I am thinking of starting a RFC regarding units of measure, as may be found in F#. A quick search didn’t show any previous RFC on the topic, which I found a bit surprising. Am I right that there is none? Otherwise, I’d be happy to take part in an existing conversation.
Any RFC for Units of Measure?
PreRFC: Custom suffixes for integer and float literals
PreRFC: Custom suffixes for integer and float literals
This is interesting. In F#, float<m/s/s>
is a parameterised float
– just like list
is taking a type parameter in list<int>
.
However, in Rust division is defined as a function in a trait (std::ops::Div
). Can the idea be translated into Rust, and can it be generalised to utilise the trait system?
I sometimes use newtyping to further “subtype” values but it has a usability cost, but with Rust’s affine type system it does provide some extra safety and security benefits. Specifically, it limits how values of the selected types can be constructed, combined, and how long they remain accessible.
Does the uom crate do what you want? There may be other similar crates too. The question for an RFC is whether this needs to be part of the standard library, which I doubt.
I’m hoping const generics becomes powerful enough that we don’t need this in the language, and we can just make a library like www.boost.org/libs/units that allows arbitrary rational powers naturally.
@cuviper uom is a nice library, but doesn’t even get close to the power of what F#'s type system can achieve.
@scottmcm Is there a RFC for const generics that you believe would make it powerful enough to represent it? I agree that the only necessary components are static rationals (which we can probably have) and a form of adhoc type normalization to automatically determine e.g. that km*h
is the same thing as h*km
and that either can be divided by km
to obtain h
.
Oh, and the need for a base dimension in boost is very much noncompositional, so rather problematic.
Have you seen paholg’s dimensioned crate? It can already do quite a lot of what F# can offer, working around the lack of const generics by implementing their own type level integers.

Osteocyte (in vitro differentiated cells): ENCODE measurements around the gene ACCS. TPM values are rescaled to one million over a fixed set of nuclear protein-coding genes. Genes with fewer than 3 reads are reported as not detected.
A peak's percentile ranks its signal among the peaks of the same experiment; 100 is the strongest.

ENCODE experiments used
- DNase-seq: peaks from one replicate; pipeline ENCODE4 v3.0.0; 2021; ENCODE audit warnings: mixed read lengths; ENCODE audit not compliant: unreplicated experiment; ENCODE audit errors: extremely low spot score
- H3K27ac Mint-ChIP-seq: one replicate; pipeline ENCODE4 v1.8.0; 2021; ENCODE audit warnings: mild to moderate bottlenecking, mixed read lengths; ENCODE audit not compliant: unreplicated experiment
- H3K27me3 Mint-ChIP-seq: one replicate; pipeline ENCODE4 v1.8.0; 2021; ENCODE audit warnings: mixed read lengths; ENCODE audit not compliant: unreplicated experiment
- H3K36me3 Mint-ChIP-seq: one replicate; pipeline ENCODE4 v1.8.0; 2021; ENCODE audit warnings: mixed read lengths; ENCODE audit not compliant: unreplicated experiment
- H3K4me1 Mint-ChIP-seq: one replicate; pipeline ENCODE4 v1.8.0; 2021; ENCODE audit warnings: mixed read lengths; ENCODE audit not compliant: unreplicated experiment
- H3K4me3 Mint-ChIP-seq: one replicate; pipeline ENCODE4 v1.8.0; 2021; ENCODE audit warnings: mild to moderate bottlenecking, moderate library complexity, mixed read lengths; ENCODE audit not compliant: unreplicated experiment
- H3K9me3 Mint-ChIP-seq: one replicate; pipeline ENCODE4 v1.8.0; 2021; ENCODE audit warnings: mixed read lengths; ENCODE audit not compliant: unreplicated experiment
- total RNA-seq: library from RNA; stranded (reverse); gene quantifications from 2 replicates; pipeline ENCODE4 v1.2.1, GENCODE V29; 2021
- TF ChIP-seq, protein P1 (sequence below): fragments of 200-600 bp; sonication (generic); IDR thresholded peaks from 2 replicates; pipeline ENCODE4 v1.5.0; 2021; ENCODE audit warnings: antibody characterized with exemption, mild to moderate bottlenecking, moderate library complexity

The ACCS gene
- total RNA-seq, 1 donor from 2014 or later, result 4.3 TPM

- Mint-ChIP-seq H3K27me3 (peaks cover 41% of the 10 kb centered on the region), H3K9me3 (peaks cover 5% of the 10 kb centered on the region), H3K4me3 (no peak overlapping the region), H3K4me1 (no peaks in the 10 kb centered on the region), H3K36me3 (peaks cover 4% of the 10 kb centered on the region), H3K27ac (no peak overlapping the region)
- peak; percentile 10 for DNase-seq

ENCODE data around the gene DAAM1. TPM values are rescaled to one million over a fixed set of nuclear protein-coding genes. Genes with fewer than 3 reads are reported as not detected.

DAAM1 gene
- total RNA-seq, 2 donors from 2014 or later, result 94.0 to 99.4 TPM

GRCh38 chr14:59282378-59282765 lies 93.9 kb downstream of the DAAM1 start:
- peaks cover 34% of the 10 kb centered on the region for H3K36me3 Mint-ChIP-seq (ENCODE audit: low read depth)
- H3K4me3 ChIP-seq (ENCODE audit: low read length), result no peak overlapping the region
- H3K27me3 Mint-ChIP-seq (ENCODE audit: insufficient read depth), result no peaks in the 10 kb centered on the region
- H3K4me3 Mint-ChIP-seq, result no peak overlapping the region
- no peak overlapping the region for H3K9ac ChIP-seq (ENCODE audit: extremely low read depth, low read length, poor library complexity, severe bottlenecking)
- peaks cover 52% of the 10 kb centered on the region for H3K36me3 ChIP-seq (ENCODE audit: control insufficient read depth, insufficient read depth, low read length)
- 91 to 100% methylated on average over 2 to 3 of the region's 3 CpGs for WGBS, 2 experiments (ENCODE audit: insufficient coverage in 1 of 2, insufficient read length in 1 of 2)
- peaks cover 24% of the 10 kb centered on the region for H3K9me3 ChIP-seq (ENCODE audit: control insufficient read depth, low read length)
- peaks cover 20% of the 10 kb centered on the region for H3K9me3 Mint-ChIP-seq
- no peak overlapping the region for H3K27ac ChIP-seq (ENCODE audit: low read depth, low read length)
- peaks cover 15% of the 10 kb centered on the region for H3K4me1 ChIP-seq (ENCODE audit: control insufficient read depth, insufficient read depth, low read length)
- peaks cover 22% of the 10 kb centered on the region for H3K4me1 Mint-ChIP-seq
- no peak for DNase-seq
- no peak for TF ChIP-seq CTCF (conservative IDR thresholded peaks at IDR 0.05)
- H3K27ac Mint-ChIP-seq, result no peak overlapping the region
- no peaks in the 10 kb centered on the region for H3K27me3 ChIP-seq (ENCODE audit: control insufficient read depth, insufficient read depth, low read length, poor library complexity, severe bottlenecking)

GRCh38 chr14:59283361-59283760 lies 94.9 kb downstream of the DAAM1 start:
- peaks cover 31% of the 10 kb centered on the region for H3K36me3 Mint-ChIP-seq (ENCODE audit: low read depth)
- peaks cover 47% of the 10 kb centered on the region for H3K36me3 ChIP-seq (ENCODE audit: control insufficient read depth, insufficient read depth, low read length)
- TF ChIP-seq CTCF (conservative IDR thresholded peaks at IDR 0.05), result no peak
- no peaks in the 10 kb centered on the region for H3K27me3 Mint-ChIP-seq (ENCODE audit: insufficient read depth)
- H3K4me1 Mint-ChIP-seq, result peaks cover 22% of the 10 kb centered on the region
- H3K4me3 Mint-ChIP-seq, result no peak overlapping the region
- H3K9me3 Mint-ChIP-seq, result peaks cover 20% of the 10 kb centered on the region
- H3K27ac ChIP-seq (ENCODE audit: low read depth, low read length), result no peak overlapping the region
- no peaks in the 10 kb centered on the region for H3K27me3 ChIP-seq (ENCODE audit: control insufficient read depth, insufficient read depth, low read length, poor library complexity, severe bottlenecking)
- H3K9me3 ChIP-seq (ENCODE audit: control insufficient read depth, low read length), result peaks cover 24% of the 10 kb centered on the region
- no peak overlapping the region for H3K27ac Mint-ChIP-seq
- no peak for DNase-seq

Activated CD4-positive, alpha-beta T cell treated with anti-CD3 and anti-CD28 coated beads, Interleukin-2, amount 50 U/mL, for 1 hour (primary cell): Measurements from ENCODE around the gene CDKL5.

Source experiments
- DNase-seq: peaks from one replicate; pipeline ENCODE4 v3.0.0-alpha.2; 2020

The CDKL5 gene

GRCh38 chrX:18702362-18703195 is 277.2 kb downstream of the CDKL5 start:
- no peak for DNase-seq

Unless I’m mistaken, dimensioned won’t let you define custom units that interact properly with existing units, e.g. seconds per lap, dollars per gallon, etc.
Also, what kind of error messages do you get with dimensioned? Unless I’m mistaken, they are going to be very, very messy.
Reading the paper, it seems F#'s unitsofmeasure has a key feature that a mere crate like dimensioned
could never provide: unification.
You will never be able to convince rustc that the product of Units<f64, A>
and Units<f64, B>
has the same type as the product of Units<f64, B>
and Units<f64, A>
.
F# handling of units is nice, but I seem to remember it has some problems. If you want to design a language feature this small language could give you some ideas:
Can’t you just write two impls: impl Mul<Units<f64, B>> for Units<f64, A> { .. }
and impl Mul<Units<f64, A>> for Units<f64, B> { .. }
with the same associated Output
type?
Yeah, this is the fundamental problem of supporting units of measure in type systems.
I think it might be kind of possible (but I haven’t tried it) to do it in either current Rust or current Rust + specialization by giving each quantity an unique typenum number, and then choosing the product order so that the one with the minimal number comes first.